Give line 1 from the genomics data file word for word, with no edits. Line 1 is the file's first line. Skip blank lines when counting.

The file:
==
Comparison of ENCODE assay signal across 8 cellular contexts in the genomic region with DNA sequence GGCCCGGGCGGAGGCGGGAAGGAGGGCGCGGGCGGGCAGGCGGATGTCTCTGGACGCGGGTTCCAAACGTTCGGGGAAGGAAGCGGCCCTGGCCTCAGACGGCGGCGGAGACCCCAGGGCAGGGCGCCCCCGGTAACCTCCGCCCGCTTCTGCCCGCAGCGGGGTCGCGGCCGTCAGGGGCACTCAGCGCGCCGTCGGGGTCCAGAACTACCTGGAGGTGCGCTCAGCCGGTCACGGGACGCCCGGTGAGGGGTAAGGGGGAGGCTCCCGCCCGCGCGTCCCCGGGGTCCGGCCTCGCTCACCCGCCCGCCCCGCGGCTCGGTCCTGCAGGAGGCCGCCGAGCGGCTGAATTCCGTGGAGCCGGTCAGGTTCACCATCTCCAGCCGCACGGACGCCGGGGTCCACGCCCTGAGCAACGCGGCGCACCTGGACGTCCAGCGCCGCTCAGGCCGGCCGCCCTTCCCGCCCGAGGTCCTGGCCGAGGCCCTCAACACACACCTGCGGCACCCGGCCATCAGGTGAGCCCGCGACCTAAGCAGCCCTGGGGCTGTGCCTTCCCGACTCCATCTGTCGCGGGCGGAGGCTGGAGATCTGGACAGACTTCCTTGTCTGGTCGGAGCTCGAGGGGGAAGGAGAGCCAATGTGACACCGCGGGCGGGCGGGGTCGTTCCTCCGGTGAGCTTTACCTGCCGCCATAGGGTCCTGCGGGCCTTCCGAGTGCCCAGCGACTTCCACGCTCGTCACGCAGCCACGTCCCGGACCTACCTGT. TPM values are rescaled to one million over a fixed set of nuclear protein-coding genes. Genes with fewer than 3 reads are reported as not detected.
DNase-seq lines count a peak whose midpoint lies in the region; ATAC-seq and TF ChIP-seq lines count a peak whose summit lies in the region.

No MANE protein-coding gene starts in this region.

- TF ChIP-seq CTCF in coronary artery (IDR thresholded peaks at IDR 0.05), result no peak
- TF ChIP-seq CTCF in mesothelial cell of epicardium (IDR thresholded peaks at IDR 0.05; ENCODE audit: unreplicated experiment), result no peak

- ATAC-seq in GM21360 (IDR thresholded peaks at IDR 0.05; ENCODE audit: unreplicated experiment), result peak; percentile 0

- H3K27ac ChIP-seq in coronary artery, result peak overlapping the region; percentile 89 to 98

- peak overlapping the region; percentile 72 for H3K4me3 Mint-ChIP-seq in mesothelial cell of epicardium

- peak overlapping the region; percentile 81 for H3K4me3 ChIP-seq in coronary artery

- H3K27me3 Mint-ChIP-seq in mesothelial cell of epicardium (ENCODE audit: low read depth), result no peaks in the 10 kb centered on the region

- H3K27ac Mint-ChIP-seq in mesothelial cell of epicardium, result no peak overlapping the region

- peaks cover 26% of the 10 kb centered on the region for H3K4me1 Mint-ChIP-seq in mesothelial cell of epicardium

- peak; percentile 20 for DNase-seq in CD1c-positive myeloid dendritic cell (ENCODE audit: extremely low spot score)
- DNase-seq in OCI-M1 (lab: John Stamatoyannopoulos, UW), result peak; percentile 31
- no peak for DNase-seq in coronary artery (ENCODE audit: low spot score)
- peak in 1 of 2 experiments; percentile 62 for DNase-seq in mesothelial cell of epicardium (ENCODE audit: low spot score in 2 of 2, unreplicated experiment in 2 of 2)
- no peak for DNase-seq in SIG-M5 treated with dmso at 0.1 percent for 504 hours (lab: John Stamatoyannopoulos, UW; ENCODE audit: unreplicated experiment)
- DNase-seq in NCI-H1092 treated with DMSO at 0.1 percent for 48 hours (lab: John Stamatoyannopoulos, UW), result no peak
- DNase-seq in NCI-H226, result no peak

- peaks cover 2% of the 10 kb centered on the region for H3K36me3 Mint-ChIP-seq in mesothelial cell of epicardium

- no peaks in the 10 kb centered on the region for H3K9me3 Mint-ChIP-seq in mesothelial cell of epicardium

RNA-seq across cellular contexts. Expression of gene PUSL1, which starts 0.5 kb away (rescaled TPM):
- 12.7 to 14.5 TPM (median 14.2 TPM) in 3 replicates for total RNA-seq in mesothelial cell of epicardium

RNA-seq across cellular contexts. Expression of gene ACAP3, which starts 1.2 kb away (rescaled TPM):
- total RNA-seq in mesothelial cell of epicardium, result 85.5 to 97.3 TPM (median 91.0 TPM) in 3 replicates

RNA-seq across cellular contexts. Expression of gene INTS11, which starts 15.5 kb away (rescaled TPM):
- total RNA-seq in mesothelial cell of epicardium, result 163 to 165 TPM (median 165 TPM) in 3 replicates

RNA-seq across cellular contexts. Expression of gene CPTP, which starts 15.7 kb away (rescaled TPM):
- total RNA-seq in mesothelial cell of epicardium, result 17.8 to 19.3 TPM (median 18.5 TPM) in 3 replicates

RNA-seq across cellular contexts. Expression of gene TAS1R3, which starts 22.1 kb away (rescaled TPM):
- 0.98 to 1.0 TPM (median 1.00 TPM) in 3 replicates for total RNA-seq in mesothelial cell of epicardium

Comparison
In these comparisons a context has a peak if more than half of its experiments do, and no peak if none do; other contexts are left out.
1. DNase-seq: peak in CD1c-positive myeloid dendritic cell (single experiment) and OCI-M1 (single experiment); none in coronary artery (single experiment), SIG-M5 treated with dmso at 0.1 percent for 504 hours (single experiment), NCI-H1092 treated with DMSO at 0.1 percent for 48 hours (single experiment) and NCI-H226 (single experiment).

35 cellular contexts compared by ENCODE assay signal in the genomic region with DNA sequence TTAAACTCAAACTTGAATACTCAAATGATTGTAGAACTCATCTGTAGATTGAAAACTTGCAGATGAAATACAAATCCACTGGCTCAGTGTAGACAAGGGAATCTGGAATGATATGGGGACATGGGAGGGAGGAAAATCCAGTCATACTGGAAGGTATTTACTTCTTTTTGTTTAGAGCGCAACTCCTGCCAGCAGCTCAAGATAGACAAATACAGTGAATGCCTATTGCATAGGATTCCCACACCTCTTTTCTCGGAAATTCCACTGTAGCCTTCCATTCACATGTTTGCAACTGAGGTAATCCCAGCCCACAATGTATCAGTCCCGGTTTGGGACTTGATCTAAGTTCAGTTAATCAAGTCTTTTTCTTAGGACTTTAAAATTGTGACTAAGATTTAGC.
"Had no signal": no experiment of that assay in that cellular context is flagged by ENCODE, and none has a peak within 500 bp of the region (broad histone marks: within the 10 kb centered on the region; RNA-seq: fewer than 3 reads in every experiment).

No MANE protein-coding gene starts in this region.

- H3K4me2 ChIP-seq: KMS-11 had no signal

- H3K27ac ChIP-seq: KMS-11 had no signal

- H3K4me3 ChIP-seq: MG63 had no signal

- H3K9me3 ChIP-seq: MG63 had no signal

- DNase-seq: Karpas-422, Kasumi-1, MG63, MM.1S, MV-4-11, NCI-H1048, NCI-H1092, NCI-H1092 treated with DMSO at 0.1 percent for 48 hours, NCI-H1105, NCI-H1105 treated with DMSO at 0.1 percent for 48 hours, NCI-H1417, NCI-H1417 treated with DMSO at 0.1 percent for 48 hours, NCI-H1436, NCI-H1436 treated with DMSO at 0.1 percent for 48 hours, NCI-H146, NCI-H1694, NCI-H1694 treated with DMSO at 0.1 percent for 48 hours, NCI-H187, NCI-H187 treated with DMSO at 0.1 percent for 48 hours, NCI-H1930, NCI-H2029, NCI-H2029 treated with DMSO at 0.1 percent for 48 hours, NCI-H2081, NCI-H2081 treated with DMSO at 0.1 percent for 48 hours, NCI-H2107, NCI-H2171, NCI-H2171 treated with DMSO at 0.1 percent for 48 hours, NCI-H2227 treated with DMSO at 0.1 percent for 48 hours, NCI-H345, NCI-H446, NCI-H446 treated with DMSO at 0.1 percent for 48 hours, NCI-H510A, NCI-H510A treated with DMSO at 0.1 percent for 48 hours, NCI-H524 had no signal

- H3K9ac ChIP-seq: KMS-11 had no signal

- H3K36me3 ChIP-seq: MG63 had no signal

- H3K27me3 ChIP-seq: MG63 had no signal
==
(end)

Comparison of ENCODE assay signal across 8 cellular contexts in the genomic region with DNA sequence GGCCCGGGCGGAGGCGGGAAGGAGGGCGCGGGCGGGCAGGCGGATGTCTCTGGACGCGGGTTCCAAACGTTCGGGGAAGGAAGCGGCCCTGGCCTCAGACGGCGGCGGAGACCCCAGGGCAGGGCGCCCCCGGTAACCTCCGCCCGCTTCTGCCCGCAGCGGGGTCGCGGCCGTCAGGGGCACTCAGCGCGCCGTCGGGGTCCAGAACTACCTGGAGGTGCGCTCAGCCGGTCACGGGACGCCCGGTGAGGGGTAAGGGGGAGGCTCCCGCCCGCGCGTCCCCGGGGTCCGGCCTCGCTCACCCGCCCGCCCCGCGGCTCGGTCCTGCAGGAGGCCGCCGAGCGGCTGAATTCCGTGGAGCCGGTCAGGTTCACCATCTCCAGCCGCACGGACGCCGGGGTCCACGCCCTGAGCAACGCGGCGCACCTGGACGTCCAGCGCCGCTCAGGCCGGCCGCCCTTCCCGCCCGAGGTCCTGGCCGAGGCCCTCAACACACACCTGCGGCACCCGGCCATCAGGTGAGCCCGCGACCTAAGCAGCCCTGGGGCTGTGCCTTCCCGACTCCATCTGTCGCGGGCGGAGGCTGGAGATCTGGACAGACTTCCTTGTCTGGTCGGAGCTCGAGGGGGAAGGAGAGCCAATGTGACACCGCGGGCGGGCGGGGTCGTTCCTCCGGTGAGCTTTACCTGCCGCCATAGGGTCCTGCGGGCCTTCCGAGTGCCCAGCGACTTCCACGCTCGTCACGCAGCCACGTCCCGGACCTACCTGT. TPM values are rescaled to one million over a fixed set of nuclear protein-coding genes. Genes with fewer than 3 reads are reported as not detected.